Security guard CV template (with example information)

This smart, two-page CV template contains sample information for a security guard or security officer role. It's ATS-friendly with no graphics, tables, columns or pictures - and it's super easy to edit with your own information.

CV template details:

  • CV ref: #60
  • File size: 18 kB
  • File format: .docx (Microsoft Word)
  • File name: Resume-Template-Neatly-Written.docx
  • Fonts required: Open Sans
  • Price:
  • ATS CV: Yes*
  • User rating:
    Security guard CV template (with example information)
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About this CV template:

This neat CV template is broken up into sections and makes extensive use of bullet points. These neatly split your information in a way that makes it easy to scan through.

* Every effort has been made to design this CV template according to best practice so that your information can be read by ATS software correctly. However, all Applicant Tracking Systems are different and no guarantees can be offered.

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Text preview of this CV template:

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Joe Bloggs | Security Officer


1234 The Street London N1S | TEL: 01234 567890 | EMAIL:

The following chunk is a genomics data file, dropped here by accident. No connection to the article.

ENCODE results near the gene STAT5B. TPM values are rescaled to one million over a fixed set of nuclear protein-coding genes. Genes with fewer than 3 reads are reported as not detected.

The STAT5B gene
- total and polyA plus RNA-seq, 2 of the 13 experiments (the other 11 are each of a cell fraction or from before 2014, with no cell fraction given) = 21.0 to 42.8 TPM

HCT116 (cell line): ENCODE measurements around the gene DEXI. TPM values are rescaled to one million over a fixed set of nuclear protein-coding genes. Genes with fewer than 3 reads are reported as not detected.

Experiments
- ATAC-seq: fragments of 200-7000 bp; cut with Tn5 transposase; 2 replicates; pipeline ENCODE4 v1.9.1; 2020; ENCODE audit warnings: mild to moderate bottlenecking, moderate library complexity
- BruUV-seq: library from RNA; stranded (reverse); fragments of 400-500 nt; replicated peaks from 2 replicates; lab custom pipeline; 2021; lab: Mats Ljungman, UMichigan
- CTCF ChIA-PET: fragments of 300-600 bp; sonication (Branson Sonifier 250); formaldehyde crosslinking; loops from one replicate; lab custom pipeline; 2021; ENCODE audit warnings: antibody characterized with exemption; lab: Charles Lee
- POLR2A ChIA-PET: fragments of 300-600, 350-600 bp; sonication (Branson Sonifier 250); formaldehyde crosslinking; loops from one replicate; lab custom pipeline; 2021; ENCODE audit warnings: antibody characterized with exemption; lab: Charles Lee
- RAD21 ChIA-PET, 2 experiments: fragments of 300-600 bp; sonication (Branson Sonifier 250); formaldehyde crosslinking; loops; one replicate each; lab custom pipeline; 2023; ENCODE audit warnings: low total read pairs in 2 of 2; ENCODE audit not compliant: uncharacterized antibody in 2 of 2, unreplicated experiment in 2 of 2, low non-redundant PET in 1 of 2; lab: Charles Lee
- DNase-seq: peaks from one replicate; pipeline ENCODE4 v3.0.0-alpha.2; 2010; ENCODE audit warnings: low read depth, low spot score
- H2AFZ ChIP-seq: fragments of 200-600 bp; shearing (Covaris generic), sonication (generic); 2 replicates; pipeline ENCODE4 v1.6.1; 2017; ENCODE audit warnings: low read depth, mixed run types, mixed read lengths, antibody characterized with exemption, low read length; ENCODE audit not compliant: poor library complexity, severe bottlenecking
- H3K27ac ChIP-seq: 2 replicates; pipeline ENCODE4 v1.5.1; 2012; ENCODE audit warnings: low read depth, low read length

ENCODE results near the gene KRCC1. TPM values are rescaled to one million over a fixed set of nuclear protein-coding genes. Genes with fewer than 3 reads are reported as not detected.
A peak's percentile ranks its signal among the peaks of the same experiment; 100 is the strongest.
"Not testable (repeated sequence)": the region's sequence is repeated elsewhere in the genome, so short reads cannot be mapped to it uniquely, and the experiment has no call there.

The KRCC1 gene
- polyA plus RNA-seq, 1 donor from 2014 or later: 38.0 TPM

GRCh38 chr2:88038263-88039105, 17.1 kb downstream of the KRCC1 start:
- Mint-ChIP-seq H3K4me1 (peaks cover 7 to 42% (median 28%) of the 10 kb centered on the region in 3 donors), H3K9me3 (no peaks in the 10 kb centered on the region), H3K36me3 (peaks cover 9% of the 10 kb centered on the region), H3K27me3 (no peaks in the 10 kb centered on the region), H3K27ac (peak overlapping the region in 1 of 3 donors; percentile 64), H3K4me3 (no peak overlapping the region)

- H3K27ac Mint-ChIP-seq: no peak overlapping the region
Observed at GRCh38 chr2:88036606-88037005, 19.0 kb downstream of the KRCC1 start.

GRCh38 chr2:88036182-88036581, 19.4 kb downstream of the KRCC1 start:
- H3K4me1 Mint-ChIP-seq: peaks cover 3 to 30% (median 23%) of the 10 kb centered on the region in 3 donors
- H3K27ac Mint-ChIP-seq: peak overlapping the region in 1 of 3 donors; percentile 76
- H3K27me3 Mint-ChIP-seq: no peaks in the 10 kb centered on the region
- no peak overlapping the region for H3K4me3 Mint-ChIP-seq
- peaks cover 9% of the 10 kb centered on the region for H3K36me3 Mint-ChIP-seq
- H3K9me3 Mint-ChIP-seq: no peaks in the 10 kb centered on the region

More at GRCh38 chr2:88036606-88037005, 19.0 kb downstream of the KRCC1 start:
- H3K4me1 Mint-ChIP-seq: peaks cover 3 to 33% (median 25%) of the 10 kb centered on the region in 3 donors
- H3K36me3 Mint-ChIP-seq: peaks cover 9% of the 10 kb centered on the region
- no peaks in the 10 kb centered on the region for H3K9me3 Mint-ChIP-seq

• SIA front line licence (renewed 2019).
  • 10+ years’ checkable work history.
  • Experience across business premises, warehouse security and retail security.
  • Thorough knowledge of fire, health & safety and emergency procedures acquired through on-the-job training and experience.
  • Good awareness of applicable law (powers of security staff, health and safety).
  • Excellent interpersonal skills built through substantial work experience.
  • Proven ability to work under pressure in a busy and fast-paced environment.
  • Strong verbal and written communicator – experience presenting reports and issues to management, and producing regular clear & concise reports.
  • Well-presented with a polite and professional attitude.
  • Intermediate level IT Skills (Microsoft Word, Excel, Powerpoint, Outlook)
  • Confident working both independently and as part of a team – past experience in both.


Security Officer

Marble Professional Services, Nottingham |  September 2015 – date

Working at this facilities management and professional services company, my responsibilities included:

  • Protecting the security and safety of the buildings and personnel at a busy client site.
  • Welcoming clients, ensuring ID badges are created, allocated and collected.
  • Monitoring for and acting on all suspicious sightings or potential criminal activity.
  • Retaining full control in scenarios until the arrival of the relevant emergency services.
  • Recording, reporting and escalating all sightings and arrests on a regular basis.
  • Covering phones, emails, IT systems, CCTV and alarms, doors and car park, and travelling to other sites to provide support, as and when required.